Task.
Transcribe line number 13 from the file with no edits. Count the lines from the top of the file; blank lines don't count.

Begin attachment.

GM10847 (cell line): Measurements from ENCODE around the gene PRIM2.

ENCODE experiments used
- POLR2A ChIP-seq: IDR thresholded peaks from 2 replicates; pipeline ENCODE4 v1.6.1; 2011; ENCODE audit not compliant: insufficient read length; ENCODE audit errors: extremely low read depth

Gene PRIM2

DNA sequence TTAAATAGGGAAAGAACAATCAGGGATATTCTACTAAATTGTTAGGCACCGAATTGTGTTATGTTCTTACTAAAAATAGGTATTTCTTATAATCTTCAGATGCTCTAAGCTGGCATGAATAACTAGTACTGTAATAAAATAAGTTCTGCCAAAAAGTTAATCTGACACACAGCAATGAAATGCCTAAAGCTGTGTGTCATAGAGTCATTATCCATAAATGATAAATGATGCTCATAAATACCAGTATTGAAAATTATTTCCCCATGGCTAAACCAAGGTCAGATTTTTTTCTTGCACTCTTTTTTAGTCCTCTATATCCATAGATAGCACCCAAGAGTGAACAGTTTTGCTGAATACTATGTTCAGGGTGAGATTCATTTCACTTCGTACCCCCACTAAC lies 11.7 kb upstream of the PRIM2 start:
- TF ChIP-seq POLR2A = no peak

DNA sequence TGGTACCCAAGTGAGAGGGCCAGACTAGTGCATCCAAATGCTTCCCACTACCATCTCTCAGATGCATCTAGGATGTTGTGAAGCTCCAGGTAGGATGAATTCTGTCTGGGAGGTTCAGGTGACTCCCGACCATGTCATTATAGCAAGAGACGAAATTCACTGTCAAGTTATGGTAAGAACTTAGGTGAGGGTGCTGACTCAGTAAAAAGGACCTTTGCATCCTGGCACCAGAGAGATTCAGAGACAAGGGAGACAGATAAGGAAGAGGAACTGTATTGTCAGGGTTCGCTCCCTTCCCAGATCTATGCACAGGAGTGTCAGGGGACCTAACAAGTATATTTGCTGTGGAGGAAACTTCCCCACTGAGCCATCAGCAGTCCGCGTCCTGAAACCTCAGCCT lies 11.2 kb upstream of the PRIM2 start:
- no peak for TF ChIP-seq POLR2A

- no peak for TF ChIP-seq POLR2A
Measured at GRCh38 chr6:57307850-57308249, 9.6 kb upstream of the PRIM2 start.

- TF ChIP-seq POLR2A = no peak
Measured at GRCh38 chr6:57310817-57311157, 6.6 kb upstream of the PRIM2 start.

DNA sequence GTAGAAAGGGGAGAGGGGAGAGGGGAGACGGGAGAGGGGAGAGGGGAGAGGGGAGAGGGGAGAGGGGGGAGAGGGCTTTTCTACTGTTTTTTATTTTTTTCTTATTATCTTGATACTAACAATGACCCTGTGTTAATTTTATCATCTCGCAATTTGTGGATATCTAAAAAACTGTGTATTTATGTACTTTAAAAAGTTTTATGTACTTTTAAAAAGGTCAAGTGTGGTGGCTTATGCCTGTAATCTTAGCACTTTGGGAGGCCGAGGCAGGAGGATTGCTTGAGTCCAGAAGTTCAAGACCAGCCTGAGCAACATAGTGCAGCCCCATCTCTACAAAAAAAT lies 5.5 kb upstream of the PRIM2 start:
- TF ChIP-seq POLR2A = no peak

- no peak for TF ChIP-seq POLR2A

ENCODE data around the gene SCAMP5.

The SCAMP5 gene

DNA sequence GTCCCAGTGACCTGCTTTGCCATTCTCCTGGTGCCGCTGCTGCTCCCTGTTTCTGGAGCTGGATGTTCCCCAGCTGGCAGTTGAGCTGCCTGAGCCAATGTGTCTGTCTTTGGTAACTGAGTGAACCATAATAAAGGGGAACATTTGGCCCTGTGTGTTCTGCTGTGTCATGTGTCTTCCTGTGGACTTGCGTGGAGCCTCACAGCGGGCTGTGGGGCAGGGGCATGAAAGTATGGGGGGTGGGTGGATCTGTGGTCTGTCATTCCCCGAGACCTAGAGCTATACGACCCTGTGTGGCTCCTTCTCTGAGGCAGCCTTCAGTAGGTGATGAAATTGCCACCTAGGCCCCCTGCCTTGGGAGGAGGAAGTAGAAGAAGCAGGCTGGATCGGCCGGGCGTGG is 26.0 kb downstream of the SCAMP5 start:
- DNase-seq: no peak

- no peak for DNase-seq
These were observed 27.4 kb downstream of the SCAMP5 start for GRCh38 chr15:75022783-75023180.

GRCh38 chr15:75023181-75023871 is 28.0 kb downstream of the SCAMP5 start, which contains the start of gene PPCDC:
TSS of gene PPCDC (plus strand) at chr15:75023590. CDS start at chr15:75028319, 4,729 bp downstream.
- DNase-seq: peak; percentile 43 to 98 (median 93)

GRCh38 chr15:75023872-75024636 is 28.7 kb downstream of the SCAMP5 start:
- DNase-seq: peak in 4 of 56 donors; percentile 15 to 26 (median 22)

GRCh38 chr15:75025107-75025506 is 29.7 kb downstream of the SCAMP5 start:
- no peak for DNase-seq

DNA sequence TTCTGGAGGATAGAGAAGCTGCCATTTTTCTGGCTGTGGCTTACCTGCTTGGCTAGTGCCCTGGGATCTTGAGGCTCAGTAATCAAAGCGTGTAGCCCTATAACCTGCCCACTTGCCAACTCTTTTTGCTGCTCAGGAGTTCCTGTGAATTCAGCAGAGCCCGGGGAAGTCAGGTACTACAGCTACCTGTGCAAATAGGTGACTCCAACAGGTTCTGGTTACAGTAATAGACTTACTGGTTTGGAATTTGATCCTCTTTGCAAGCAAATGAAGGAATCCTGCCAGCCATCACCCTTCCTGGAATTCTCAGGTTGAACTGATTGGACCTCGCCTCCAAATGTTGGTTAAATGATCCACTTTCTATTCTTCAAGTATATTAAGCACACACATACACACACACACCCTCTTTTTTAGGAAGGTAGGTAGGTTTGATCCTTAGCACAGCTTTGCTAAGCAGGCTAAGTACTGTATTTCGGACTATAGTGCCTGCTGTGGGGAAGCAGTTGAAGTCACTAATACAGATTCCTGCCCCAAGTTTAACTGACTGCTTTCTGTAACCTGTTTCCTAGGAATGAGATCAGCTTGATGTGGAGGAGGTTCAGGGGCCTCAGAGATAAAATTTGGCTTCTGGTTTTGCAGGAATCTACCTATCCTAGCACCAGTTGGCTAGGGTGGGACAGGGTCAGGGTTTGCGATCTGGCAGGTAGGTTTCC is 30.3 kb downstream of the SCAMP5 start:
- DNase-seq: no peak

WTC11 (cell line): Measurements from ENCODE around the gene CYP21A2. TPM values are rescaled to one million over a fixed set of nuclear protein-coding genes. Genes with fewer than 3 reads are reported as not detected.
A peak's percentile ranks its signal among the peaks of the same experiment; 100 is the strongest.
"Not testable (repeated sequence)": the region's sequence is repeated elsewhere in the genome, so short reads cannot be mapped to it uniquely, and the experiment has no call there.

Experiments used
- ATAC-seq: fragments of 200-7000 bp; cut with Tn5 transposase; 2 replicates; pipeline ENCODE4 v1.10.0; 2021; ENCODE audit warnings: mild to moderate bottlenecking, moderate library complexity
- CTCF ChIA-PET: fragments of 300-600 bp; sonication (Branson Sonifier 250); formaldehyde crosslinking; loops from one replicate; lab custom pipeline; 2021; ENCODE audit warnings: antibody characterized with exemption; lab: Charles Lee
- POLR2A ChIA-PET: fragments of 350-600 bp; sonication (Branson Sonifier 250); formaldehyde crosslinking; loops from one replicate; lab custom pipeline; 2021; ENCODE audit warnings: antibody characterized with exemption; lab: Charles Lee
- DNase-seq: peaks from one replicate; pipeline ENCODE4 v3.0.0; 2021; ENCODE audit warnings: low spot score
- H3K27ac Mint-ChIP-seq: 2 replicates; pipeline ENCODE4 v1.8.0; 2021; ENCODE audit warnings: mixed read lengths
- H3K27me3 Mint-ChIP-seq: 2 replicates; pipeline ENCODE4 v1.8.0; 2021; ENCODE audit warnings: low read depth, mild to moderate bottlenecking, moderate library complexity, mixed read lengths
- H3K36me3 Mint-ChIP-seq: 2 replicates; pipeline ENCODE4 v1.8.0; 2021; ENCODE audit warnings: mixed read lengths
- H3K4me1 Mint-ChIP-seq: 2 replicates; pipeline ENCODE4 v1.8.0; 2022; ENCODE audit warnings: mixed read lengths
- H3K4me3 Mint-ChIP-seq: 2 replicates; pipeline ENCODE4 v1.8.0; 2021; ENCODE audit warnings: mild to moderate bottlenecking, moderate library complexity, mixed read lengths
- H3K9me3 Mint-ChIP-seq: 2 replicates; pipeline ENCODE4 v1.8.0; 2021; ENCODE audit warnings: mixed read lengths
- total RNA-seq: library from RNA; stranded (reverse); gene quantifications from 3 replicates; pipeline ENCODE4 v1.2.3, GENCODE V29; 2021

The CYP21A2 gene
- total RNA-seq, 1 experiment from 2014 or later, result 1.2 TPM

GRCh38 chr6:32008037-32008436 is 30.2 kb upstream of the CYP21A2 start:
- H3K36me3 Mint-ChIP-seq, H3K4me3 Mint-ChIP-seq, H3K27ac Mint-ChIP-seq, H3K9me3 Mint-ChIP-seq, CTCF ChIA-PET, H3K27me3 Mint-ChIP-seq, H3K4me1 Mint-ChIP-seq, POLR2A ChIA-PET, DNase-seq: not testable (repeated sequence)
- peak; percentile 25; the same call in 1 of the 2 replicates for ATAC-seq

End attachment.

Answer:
DNA sequence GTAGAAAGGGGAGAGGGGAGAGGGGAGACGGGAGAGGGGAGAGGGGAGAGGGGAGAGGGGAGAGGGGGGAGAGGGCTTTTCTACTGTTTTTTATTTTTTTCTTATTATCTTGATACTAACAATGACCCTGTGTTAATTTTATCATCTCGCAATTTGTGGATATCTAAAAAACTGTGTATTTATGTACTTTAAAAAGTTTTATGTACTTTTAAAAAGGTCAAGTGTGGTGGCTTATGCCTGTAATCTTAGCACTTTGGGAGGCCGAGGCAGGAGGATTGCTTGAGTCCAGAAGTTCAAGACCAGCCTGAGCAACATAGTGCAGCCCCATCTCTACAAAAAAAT lies 5.5 kb upstream of the PRIM2 start: